image courtesy of Sony Classics
Truth be told, I’ve always been a basketball man. I had the standard brief flirtations with soccer and tennis that many American youths of my era did before sports more familiar to my parents took over: first it was baseball; later, as my natural lankiness took hold, the squeak of sneakers against hardwood called.
But if something about that game always felt more right to me—never comfortable with the spotlight of the batter’s box, I flourished as an assist man on the court—I was never in doubt that, for most people, basketball always played second fiddle to the sandlot.
And indeed, when one considers the great social upheavals of our last century, many of them have played out in the clubhouses and tunnels of baseball clubs, as well as on the field in front of not always hospitable crowds. I’m sure many have written of the history of baseball as a microcosm of American history—of integration, striving, and succeeding on one one’s merits—and found that there are many more such stories yet to tell. This week, Amherst Cinema hosts a screening that tells one of those bits of American legend.
It happens on Tuesday evening at 7 p.m., when the theater screens The Natural as part of the People of the Book series, a periodic gathering originally designed to discuss themes in Jewish literature but here extended to the film world. Filmgoers may be surprised to learn that Barry Levinson’s 1982 film (starring a honey-hued Robert Redford as baseballer Roy Hobbs) is based on the 1952 novel of the same name by Bernard Malamud, an American Jewish author whose later novel The Fixer, about anti-semitism in czarist Russia, went on to win a National Book Award and the Pulitzer Prize for Fiction.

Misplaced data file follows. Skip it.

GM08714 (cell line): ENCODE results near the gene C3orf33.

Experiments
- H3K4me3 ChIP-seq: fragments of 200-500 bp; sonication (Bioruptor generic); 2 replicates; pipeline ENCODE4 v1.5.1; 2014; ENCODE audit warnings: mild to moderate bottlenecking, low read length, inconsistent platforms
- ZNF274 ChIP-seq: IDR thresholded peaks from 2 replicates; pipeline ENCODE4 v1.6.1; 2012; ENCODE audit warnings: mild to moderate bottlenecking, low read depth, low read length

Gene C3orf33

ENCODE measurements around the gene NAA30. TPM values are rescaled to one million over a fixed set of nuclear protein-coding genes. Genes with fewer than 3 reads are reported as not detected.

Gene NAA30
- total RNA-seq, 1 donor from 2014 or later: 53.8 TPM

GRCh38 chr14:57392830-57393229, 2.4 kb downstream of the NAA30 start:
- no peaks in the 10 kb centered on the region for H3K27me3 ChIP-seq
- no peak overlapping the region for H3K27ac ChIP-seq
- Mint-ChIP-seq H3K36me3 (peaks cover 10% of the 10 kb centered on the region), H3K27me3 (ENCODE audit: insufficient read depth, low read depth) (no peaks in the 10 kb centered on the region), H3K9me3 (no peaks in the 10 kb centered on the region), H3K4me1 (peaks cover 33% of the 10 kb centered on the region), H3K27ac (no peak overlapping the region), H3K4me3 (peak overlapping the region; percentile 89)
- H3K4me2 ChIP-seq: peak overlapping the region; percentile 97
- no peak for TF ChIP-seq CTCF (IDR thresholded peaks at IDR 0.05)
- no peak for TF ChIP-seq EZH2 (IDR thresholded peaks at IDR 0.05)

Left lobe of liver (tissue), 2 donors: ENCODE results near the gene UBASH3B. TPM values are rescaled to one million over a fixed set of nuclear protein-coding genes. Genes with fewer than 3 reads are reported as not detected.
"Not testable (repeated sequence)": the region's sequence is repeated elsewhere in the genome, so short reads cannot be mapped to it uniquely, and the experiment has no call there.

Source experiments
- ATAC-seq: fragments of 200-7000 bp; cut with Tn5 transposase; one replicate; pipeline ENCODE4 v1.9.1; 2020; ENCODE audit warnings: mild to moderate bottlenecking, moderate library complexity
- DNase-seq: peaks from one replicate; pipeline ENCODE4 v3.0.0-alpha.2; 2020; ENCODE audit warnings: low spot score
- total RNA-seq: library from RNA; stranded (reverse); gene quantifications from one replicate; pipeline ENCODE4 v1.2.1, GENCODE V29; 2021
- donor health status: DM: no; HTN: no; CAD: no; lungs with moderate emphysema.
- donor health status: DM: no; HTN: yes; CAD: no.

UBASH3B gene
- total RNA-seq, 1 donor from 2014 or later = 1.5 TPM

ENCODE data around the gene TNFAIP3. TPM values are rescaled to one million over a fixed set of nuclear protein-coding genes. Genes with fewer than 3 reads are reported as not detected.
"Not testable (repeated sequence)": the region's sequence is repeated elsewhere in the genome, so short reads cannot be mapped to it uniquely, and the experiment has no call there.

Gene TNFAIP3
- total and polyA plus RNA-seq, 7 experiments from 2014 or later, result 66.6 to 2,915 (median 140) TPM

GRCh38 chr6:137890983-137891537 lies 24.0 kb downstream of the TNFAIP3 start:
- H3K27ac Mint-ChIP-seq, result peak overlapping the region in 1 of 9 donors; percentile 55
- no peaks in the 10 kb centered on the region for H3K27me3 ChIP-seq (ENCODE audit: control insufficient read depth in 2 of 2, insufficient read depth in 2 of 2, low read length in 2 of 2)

Hobbs’ story is based on the life of Eddie Waitkus, a mid-century ballplayer whose promising career was interrupted twice: once by World War II, when he was sent off to fight in the Philippines; and a second time by Ruth Ann Steinhagen, a crazed fan who shot Waitkus at a Chicago hotel in 1949. Malamud’s novel is not a biography, but more of a morality tale inspired by Waitkus’ story and blended with other bits of baseball lore. On hand to discuss the film and its connections with Malamud’s book is Dr. Ilan Stavans of Amherst College. What more fitting start to spring in New England?
Also this week: For every film that gets made, you can be sure there are a thousand stories behind the ones that never made it to the screen. One of the most interesting finally gets its day when Jodorowsky’s Dune comes to area screens.
Nearly four decades ago, Chilean director Alejandro Jodorowsky embarked on a mission to adapt Frank Herbert’s classic sci-fi novel Dune for the big screen. His vision included music by Pink Floyd, art design by HR Giger (Alien) and French comic artist Moebius, and a cast that included Orson Welles, Mick Jagger, Salvador Dali and the director’s 12-year-old son Brontis—who went through two years of martial arts training for his role. The film was never made.
But Jodorowsky director Frank Pavich chooses to focus not on that absence, but on the rich legacy that the preparations for that never-realized film left behind. The creative process that the Dune project sparked in so many artists would go on to influence films like Star Wars, Alien and many more for years to come. Like an exploded star that has long since ceased to exist, its light continues to filter down to us today, offering a hint at some mystery we can never fully solve.•
Jack Brown can be reached at email@example.com.